Systematic Review ARTICLE
Effectiveness of Sleep Deprivation in Treating Acute Bipolar Depression as Augmentation Strategy: A Systematic Review and Meta-Analysis
- 1Department of Psychiatry, Hospital Clínico, Facultad de Medicina, Universidad de Chile, Santiago, Chile
- 2Department of Psychiatry, School of Medicine, Pontificia Universidad Católica de Chile, Santiago, Chile
- 3Tufts Medical Center, Mood Disorders Program, Tufts University School of Medicine, Boston, MA, United States
Background: Bipolar disorder is a disabling disease characterized by the recurrence of mood episodes. Successful strategies for the acute treatment of bipolar depression are still a matter of controversy. Total sleep deprivation (TSD) has shown acute antidepressant effect; however, the prompt relapse of depressive symptoms after sleep recovery has been reported. Taking this into consideration, we aimed to address a twofold research question: what are the acute effects of adding TSD to pharmacological treatment and what are the acute and chronic effects of adding medications to TSD.
Methods: MEDLINE, Embase, Cochrane Central Register of Controlled Trials, and ClinicalTrials.gov databases were searched for clinical trials assessing bipolar depression and TSD. Two independent reviewers selected and classified 90 abstracts. The outcomes we assessed were change in Hamilton Depression Rating Scale (HDRS) or Montgomery–Asberg Depression Rating Scale (MADRS), sustained long-term response rate, treatment-emergent mania or hypomania, and tolerability (using dropout rates as a proxy). The compared groups were: TSD alone versus TSD plus medications and medications alone versus medications plus TSD. Data was analyzed using Stata 16.0.
Results: Patients treated with TSD plus medications compared with medications alone showed a significant decrease in depressive symptomatology after one week (SMD −0.584 [95% CI −1.126 to −0.042], p = 0.03. Also, a significant decrease in depressive symptomatology (SMD −0.894 [95% CI −1.388 to −0.399], p < 0.001) was found in the group with TSD plus medications compared with TSD alone, at the 10th day of treatment. We meta-analyzed the long-term effect of the TSD. It showed a sustained antidepressant effect (log OR = 2.365 (95% CI 0.95 to 3.779, p < 0.001) in the group where TSD was combined with medication when compared with patients treated only with TSD. Finally, no differences in tolerability (log OR = 0.234 (95% CI −1.164 to 1.632, p = 0.74) or affective switch were found.
Conclusion: Adding TSD to medications to bipolar depression treatment resulted in an augmentation in acute response. We also found that medications have a positive impact in acute response when added to TSD. Furthermore, this higher response rate was maintained after 3 months while keeping Lithium therapy.
Bipolar disorder is a major health issue and cause of global disability (1). It is characterized by episodes of mania or hypomania and recurring depressive episodes that account for a considerable morbidity and mortality (2–4).
Depressive episodes, either in its major, dysthymic or mixed forms, are responsible for most of the morbidity in type I and type II bipolar patients at any stage of the disease progression and under any treatment (2, 4). Current treatments are more effective managing manic episodes than in depressive ones. The use of antidepressants reduces symptoms of acute bipolar depression, however, they do not increase clinical response or remission rates and have been associated with a long-term increased risk of treatment-emergent mania or hypomania (5). Cognitive impairment in bipolar depression is associated with dysfunction and disability and a higher rate of premature death when compared with the general population (6). This is caused by higher risk of suicide, accidents (6) and multiple medical causes (7). This highlights the need to explore effective treatment alternatives for acute bipolar depression.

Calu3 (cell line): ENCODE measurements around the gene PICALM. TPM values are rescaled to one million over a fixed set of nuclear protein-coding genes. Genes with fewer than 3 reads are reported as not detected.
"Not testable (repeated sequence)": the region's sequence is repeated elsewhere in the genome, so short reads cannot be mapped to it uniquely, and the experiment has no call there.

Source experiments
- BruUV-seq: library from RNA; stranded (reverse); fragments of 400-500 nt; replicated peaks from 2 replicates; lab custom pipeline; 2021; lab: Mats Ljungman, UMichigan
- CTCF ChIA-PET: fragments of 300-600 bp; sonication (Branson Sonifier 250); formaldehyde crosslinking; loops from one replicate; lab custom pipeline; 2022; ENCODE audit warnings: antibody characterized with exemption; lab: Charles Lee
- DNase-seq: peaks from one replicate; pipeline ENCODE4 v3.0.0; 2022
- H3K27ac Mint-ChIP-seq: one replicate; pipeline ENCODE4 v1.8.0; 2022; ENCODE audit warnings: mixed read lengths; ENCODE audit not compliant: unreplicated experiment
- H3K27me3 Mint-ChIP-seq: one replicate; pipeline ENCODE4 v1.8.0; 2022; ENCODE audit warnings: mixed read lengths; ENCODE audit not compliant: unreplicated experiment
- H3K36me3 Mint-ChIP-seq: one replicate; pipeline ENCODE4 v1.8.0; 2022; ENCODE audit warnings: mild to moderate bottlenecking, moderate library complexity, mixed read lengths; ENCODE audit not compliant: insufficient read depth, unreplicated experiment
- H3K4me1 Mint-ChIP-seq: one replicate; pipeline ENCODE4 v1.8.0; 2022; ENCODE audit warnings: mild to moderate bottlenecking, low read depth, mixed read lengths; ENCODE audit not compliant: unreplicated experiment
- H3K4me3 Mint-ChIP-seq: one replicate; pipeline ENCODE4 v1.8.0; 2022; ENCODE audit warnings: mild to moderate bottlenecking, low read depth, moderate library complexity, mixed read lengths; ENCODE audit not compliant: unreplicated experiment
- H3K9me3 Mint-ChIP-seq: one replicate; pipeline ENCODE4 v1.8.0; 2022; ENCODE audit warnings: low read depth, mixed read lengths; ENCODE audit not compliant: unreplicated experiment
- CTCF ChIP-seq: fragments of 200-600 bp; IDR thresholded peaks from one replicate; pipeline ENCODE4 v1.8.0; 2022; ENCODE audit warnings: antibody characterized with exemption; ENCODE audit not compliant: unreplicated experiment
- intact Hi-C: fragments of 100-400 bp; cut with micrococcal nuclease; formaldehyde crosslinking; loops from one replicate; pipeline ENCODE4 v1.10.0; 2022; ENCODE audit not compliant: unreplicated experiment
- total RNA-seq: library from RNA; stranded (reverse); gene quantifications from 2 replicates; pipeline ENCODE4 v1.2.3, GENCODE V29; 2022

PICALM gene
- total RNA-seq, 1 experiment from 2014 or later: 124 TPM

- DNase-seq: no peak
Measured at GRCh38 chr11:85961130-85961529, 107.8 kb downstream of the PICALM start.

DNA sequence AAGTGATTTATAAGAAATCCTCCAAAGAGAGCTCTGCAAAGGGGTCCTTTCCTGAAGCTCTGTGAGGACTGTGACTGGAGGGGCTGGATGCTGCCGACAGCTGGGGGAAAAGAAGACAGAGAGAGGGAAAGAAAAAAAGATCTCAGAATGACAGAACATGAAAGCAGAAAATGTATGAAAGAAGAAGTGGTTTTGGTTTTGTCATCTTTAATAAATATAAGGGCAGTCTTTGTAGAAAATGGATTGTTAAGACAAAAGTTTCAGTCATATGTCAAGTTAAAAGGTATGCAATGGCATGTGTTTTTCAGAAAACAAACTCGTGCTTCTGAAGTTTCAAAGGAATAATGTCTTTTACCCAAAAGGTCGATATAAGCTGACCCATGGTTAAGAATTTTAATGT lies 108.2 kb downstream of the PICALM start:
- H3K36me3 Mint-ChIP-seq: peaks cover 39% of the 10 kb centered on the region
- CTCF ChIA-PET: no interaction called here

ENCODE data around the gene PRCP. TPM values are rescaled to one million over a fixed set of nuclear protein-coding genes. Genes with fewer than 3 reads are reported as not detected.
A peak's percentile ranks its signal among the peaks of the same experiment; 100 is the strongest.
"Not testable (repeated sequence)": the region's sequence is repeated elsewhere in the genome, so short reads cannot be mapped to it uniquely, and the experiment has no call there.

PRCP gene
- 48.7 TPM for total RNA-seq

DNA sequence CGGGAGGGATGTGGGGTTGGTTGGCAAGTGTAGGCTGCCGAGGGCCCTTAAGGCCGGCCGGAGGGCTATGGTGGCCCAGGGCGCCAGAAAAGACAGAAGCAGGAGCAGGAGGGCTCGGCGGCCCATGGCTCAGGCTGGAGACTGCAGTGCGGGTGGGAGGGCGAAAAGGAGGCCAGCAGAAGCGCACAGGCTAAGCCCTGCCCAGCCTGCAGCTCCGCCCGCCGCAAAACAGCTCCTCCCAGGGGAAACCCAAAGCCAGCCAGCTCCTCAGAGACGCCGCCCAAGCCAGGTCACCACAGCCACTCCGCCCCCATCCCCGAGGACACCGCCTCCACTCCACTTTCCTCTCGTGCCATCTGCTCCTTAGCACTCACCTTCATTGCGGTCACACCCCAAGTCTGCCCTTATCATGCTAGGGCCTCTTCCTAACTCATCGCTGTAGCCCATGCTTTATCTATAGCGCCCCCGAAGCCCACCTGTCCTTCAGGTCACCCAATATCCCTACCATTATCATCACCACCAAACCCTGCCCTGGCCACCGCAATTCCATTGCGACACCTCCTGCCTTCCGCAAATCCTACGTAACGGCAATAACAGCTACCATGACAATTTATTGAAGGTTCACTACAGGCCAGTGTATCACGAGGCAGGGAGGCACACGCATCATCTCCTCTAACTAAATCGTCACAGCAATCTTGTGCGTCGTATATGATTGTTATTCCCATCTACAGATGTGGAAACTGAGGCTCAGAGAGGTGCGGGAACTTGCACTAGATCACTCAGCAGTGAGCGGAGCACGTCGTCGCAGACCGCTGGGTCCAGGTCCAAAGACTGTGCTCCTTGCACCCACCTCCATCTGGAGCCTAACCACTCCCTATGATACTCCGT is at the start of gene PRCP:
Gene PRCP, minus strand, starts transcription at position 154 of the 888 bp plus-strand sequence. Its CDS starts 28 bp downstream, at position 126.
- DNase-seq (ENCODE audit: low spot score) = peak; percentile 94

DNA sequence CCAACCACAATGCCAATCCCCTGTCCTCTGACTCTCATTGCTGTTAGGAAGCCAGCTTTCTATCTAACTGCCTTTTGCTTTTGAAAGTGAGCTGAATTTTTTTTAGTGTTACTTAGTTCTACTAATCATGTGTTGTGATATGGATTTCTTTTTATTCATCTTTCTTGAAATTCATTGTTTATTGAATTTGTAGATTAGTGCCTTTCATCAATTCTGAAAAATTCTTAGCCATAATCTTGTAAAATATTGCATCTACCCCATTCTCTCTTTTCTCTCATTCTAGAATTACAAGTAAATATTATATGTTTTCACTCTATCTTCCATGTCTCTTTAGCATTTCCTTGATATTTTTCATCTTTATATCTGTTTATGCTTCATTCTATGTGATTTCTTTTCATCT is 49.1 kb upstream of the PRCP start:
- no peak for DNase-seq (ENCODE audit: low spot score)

Sleep deprivation (SD) is a treatment technique used for depression developed in the past 50 years (8, 9). Clinical studies have shown rapid antidepressive effects within 24–48 h after SD and even during the same night or following morning (10, 11). However, interest in their clinical use has diluted because it soon became evident that sleep recovery tended to reverse the clinical effect (12, 13). The best documented SD modality used with antidepressant purposes is Total sleep deprivation (TSD), though other modalities have been tested as shown in Table 1 (14, 15).
Historically, SD has shown response rates between 50 and 80% (12) in a wide spectrum of depressive disorders, with no differences by gender or age (13, 16). However, these rates are twice as high in so called endogenous depressions than in neurotic depressions or secondary ones (13, 16). Bipolar patients have even better outcomes when compared to endogenous recurrent unipolar ones (17). Other variables associated with SD response are: diurnal variation of mood (13, 14, 18), high level of thyroid function, low peripheral sympathetic activity, an altered Dexamethasone suppression test (11, 12), among others (19–23). Nevertheless, despite the mentioned and well established SD antidepressant effect, the clinical response to SD decreases rapidly (14). Relapse rates to SD are up to 83% after one night of sleep recovery (23); this has limited their clinical use. In order to avoid relapse, different SD schemes have been created, and the use of medication (serotonergic drugs, lithium salts) or other chronotherapeutic therapies has been added (12). Studies demonstrate that a combined treatment can lead to sustained euthymia after several months (12). However, the impact of the acute effect of SD combined with mood medications, as well as the long-term efficacy of TSD have only been evaluated in clinical studies with a limited number of patients. This makes it difficult to obtain conclusive results. In our search, only two previous meta-analysis about SD were found (18, 24), and none of them directly addressed the long-term effect of drug administration in combination with SD.